Ji-Tu Cumbuka (Photo Source: Facebook/ Amber Holifield)

Ji-Tu Cumbuka (Photo Source: Facebook/ Amber Holifield)

Ji-Tu Cumbuka, an actor, writer, and producer best known for his role as “Wrestler” on the original miniseries Roots, has died in Atlanta, Georgia at the age of 77.

Cumbuka was born in Helena, Arkansas in 1940 into a strict religious household. His father was a Baptist minister and believed acting was the devil’s work. He eventually left home and headed to New York City to start a new life. However, he fell into difficult circumstances and enlisted in the U.S. Army. While in the Army, Cumbuka realized the blessings of his 6″5 towering frame and played football and ran track. He even made “All Army” while competing. Upon leaving the service, he was offered many college scholarships.

Cumbuka, however, had his eye at an early age on acting and enrolled first at Texas Southern University and later completed his education at Columbia College in New York City. He earned a Bachelor of Arts degree and his Masters in Cinematography. Cumbuka got his first big break in the 1968 movie Uptight. From there, he appeared on television and movies including Blacula, Brian’s Song, Ironside, “Kojak”, “The Six Million Dollar Man,” Mandingo, and “Sanford and Son.”

Cumbuka’s imposing height and muscular build made him popular in roles that personified strength and Black manhood. In 2011, Cumbuka published his autobiography, A Giant to Remember: The Black Actor in Hollywood.

Cumbuka’s niece, Amber Holifield, announced his death on Facebook with the following post:

“I talk to my Uncle Ji-Tu last week after he spoke to his doctor and he told me wasn’t going to be here much longer than a week. Once it registered what he was telling me, I ask him if he leaves then what do I do?? He said (as he would) ” Deal with it… I’m dealing with it” … so l laugh and said you iiiss right!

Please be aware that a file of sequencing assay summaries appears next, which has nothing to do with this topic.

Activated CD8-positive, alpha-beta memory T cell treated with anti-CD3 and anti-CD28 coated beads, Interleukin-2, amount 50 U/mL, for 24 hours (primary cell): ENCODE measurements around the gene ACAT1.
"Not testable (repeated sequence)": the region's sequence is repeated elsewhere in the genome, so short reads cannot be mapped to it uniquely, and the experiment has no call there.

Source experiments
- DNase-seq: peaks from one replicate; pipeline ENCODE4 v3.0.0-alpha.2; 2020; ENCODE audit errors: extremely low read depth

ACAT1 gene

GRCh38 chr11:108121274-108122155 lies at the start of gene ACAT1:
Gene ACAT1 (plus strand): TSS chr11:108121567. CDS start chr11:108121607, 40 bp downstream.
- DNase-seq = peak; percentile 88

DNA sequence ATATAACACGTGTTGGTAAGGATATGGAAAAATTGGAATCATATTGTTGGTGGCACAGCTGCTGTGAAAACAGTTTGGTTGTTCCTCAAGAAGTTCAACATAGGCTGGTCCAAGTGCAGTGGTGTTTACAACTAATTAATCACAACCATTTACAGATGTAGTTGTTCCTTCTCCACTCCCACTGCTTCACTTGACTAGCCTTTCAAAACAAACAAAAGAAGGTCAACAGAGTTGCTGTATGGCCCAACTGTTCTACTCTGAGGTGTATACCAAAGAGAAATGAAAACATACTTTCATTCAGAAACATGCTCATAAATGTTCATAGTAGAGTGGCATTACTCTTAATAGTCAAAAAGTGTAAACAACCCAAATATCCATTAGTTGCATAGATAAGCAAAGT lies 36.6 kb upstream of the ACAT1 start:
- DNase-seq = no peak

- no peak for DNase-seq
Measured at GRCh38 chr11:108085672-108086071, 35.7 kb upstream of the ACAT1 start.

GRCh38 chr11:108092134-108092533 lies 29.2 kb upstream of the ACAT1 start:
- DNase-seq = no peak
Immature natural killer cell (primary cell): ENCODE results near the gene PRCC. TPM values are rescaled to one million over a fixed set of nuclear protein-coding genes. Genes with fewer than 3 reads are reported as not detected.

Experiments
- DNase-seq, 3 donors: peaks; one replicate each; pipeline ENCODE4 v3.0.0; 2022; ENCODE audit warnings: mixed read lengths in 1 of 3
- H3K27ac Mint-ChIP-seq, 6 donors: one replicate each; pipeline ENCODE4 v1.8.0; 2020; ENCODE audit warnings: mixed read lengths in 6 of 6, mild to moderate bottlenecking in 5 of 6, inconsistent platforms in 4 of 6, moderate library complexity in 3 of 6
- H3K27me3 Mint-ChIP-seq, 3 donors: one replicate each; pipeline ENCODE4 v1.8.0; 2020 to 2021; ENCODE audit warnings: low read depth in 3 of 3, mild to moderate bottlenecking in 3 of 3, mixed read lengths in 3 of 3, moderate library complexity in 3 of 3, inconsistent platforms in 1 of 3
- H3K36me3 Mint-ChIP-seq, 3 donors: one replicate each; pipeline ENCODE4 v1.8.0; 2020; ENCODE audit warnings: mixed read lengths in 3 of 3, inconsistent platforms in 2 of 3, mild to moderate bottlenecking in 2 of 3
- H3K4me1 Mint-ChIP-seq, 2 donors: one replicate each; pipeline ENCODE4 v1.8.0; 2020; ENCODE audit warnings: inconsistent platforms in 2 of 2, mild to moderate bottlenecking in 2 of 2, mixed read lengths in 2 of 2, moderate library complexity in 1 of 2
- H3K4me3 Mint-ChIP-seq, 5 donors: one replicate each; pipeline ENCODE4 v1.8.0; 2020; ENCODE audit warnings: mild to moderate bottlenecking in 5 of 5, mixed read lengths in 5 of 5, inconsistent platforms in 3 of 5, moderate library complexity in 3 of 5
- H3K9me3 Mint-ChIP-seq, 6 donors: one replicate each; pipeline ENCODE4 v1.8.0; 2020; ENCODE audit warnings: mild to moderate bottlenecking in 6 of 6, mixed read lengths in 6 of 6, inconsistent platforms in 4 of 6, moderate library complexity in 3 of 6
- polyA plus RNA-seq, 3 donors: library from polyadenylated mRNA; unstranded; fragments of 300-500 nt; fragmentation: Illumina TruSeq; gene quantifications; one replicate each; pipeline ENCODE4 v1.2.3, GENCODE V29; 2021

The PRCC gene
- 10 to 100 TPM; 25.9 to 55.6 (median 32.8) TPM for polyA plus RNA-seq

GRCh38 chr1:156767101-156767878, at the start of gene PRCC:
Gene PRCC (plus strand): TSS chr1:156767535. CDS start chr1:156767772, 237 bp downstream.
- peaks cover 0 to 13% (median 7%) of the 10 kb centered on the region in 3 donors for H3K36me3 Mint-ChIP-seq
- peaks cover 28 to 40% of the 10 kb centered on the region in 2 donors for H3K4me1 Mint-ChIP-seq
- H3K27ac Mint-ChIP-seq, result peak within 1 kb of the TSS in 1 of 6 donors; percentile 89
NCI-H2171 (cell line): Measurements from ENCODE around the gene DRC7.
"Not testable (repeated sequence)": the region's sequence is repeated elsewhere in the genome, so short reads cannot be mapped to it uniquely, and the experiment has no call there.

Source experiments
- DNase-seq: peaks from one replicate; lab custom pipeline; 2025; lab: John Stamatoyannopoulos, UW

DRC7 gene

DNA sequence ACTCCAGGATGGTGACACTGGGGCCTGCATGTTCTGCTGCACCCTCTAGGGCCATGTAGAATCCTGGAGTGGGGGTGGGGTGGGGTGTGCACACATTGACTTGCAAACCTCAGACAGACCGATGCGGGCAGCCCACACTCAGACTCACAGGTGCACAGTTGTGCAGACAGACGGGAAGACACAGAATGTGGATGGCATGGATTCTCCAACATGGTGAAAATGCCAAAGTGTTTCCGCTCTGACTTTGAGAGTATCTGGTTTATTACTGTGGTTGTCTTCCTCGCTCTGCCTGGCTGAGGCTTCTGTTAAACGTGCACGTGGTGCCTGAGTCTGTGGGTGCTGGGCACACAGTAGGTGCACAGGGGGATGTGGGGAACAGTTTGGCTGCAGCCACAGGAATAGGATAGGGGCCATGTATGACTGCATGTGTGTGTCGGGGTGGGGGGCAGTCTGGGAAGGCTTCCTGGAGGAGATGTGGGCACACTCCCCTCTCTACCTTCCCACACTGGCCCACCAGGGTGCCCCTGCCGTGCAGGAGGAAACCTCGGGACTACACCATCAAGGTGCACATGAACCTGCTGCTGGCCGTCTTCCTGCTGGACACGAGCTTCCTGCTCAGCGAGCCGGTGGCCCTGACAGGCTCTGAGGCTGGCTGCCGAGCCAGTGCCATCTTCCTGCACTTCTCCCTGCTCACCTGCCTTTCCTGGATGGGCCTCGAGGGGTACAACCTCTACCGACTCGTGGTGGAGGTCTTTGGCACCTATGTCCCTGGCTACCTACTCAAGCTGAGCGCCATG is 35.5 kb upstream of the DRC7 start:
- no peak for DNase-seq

Most people know my Uncle from all the movies and TV shows he’s played on… I mainly just knew him as Uncle Ji-Tu or Unc. My Uncle has taught me soo much over the last few weeks alone about strength and dealing with things. After having his both legs amputated a few different times I can’t remember him complaining once. I’d be so scared for him until I spoke to him only to find out he wasn’t scared at all. That always helped.

In my Uncle Ji-Tu’s final days until his final moments he was surrounded with love and support! It’s was a blessing for all of us to be together in his final hour, and not to mention we pretty much stayed at the hospital with him, and boy did he enjoy our company. The nurses, maybe a different story… lol. He stayed strong and just as sweet as he wanted to be the entire time and that I will never forget that!!

I am so proud and blessed to be able to say that he is my uncle. Rest In Peace Uncle Ji-Tu you will always be loved and remembered!”

See some of his work below.

Mo Barnes

“Mo Betta”
Maurice “Mo” Barnes is a graduate of Morehouse College and Political Scientist based in Atlanta. Mo is also a Blues musician.